A conversation between Sophia Remolde and AE on identity, community, art, empathy and learning to exist between and beyond binaries. Part two is centered around process and transcendence. Read part one here.
AE: I would love to hear more about your path as an artist. What are some of the struggles you’ve faced as an Asian American artist?
Sophia: After receiving a college education in psychology, I moved to New York City and began acting. While I did a lot of fun and interesting work, I never quite felt like most projects represented the world with the magic and wonder I have always experienced (though there were a few). In terms of being Asian American, there were very few satisfying roles in theater. Slowly, this is beginning to change. I found more in film, but the kind of roles I was cast in were stereotypes of Asian Americans. They were comedic, exotic, or surreal.
That said, the biggest struggle I faced as an Asian American artist was that I wasn’t necessarily seen as one. Therefore, I set out to make my own work that I felt like represented my experience.
The best example of this was my MFA thesis, Robot Immigrants. My two collaborators on the project, Daniel Munkus and Tinuade Oyelowo, were also artists with one immigrant parent. We used our bodies as the canvases to reveal our parents’ immigration stories and multimedia installations built into the space to create a series of “exhibits” that the audience moved through. Finally, the audience would go through a “virtual customs” procedure, have their images scanned and projected into a space where I was flying a quadrotor in a Singularity-inspired realm, creating a metaphor of robots as the new immigrants. This seemingly disjointed experience made perfect sense, in that everything makes very little sense at all.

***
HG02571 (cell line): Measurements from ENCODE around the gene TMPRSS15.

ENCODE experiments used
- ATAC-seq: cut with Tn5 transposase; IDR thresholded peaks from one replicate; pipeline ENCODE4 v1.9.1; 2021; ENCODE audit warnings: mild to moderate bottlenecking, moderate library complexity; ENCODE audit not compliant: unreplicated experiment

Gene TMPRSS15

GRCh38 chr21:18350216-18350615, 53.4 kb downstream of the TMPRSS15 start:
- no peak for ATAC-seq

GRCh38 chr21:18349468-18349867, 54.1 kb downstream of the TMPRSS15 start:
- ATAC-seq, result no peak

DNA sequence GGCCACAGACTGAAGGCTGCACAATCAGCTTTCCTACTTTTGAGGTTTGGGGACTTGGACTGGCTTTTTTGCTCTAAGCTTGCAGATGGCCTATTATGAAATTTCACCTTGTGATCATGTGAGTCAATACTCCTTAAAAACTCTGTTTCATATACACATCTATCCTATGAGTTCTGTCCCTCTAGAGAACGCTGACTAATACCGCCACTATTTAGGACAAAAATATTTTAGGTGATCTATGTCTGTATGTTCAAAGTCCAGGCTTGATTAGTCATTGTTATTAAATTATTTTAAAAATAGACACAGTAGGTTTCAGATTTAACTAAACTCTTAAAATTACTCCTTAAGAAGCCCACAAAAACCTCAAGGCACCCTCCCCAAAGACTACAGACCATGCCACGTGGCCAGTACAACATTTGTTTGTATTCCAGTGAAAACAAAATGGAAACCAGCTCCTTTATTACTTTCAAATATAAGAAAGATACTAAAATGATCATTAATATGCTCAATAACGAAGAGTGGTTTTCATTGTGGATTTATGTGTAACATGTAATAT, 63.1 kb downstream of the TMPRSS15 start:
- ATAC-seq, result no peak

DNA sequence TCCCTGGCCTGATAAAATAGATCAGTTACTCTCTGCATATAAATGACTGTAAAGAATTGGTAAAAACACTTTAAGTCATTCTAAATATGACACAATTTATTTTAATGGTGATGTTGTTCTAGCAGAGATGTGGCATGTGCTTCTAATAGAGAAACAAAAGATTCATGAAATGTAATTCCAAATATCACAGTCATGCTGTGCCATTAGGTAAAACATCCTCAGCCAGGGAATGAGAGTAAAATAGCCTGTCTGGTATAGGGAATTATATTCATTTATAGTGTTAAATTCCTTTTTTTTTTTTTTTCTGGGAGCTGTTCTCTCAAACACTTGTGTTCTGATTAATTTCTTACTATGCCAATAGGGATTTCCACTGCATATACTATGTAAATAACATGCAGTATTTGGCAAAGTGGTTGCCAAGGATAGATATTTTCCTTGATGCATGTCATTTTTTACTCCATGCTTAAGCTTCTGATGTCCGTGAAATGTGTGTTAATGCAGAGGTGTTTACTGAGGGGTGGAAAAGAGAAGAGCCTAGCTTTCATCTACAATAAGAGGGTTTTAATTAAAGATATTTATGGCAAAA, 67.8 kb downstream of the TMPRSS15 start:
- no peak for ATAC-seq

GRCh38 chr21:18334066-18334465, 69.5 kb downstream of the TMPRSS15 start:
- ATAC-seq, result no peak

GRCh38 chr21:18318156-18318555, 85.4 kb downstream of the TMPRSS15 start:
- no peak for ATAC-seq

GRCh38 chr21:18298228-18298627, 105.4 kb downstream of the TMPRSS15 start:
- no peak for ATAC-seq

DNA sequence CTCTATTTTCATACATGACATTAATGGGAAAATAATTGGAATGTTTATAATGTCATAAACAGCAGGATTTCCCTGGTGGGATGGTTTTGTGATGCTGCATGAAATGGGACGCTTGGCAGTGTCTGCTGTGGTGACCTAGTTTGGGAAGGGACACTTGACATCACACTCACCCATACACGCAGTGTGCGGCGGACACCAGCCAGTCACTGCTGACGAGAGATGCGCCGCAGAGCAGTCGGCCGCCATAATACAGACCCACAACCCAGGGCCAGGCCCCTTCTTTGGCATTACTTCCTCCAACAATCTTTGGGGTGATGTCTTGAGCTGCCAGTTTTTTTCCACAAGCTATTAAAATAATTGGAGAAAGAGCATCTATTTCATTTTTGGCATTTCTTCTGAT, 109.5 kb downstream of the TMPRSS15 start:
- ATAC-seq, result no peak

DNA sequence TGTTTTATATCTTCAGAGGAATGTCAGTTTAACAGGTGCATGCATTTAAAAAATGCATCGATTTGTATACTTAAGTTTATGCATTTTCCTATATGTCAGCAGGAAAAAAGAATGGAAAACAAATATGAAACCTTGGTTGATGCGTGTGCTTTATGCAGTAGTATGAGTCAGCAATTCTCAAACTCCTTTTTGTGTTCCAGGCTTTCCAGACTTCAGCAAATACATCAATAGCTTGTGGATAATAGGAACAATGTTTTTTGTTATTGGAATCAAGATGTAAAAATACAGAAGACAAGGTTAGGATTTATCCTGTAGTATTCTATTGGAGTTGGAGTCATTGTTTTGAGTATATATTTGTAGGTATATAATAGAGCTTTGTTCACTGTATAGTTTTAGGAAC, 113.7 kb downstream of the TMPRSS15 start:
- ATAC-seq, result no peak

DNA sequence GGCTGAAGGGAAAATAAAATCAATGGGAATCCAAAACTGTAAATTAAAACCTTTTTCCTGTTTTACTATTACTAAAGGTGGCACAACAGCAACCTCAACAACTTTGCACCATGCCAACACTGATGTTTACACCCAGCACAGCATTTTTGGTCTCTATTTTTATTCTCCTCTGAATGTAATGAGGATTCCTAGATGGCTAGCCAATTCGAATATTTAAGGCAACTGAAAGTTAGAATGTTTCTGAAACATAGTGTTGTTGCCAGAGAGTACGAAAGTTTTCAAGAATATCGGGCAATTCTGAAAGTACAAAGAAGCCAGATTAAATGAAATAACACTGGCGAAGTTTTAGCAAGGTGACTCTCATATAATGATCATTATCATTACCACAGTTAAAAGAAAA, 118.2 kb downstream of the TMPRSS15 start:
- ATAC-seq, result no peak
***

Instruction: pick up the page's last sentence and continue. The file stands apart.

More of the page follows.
As an ethnically unidentified artist, I made the kind of hybrid multimedia work that spoke to my experience without there necessarily being a place for it. Like my being, the work resists categorization. This was hard, but ultimately this kind of work helped me and others reach a shared understanding that transcends race and various other labels.